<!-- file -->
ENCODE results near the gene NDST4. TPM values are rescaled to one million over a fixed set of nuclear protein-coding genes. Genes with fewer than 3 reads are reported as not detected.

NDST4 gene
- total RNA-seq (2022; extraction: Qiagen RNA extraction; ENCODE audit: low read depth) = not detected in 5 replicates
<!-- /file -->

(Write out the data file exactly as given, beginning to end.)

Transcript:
ENCODE results near the gene NDST4. TPM values are rescaled to one million over a fixed set of nuclear protein-coding genes. Genes with fewer than 3 reads are reported as not detected.

NDST4 gene
- total RNA-seq (2022; extraction: Qiagen RNA extraction; ENCODE audit: low read depth) = not detected in 5 replicates